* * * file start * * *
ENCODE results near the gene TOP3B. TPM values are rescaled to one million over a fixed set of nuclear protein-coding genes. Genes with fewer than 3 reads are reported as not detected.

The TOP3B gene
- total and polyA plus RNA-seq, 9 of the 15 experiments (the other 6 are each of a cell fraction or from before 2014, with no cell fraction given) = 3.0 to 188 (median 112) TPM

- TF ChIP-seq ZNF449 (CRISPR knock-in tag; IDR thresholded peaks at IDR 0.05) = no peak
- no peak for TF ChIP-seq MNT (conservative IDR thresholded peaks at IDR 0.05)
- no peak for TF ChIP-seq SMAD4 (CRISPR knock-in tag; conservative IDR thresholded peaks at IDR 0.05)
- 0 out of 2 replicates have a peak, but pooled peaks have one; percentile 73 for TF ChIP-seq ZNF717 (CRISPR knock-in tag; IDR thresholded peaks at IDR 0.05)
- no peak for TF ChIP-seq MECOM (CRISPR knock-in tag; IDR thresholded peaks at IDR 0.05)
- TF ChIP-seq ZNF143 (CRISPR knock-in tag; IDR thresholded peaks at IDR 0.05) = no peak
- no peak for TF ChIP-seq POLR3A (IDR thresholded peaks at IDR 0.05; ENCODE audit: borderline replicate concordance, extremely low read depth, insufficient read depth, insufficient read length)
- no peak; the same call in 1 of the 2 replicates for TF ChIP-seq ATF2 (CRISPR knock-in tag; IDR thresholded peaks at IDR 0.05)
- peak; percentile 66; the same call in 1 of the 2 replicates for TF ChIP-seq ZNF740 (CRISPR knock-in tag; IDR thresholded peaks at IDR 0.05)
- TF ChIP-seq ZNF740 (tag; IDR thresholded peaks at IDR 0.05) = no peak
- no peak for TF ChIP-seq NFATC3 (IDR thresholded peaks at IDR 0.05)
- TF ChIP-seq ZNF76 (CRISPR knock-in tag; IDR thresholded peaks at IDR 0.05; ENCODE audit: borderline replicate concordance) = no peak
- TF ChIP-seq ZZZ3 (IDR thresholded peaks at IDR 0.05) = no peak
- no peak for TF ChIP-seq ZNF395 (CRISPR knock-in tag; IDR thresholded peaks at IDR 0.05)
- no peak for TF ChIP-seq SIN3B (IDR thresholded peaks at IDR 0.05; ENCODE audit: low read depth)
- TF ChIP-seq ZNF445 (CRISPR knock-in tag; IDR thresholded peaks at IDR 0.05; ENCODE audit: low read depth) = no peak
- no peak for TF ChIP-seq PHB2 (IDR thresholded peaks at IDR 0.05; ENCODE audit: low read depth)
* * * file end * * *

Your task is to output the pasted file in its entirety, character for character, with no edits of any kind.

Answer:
ENCODE results near the gene TOP3B. TPM values are rescaled to one million over a fixed set of nuclear protein-coding genes. Genes with fewer than 3 reads are reported as not detected.

The TOP3B gene
- total and polyA plus RNA-seq, 9 of the 15 experiments (the other 6 are each of a cell fraction or from before 2014, with no cell fraction given) = 3.0 to 188 (median 112) TPM

- TF ChIP-seq ZNF449 (CRISPR knock-in tag; IDR thresholded peaks at IDR 0.05) = no peak
- no peak for TF ChIP-seq MNT (conservative IDR thresholded peaks at IDR 0.05)
- no peak for TF ChIP-seq SMAD4 (CRISPR knock-in tag; conservative IDR thresholded peaks at IDR 0.05)
- 0 out of 2 replicates have a peak, but pooled peaks have one; percentile 73 for TF ChIP-seq ZNF717 (CRISPR knock-in tag; IDR thresholded peaks at IDR 0.05)
- no peak for TF ChIP-seq MECOM (CRISPR knock-in tag; IDR thresholded peaks at IDR 0.05)
- TF ChIP-seq ZNF143 (CRISPR knock-in tag; IDR thresholded peaks at IDR 0.05) = no peak
- no peak for TF ChIP-seq POLR3A (IDR thresholded peaks at IDR 0.05; ENCODE audit: borderline replicate concordance, extremely low read depth, insufficient read depth, insufficient read length)
- no peak; the same call in 1 of the 2 replicates for TF ChIP-seq ATF2 (CRISPR knock-in tag; IDR thresholded peaks at IDR 0.05)
- peak; percentile 66; the same call in 1 of the 2 replicates for TF ChIP-seq ZNF740 (CRISPR knock-in tag; IDR thresholded peaks at IDR 0.05)
- TF ChIP-seq ZNF740 (tag; IDR thresholded peaks at IDR 0.05) = no peak
- no peak for TF ChIP-seq NFATC3 (IDR thresholded peaks at IDR 0.05)
- TF ChIP-seq ZNF76 (CRISPR knock-in tag; IDR thresholded peaks at IDR 0.05; ENCODE audit: borderline replicate concordance) = no peak
- TF ChIP-seq ZZZ3 (IDR thresholded peaks at IDR 0.05) = no peak
- no peak for TF ChIP-seq ZNF395 (CRISPR knock-in tag; IDR thresholded peaks at IDR 0.05)
- no peak for TF ChIP-seq SIN3B (IDR thresholded peaks at IDR 0.05; ENCODE audit: low read depth)
- TF ChIP-seq ZNF445 (CRISPR knock-in tag; IDR thresholded peaks at IDR 0.05; ENCODE audit: low read depth) = no peak
- no peak for TF ChIP-seq PHB2 (IDR thresholded peaks at IDR 0.05; ENCODE audit: low read depth)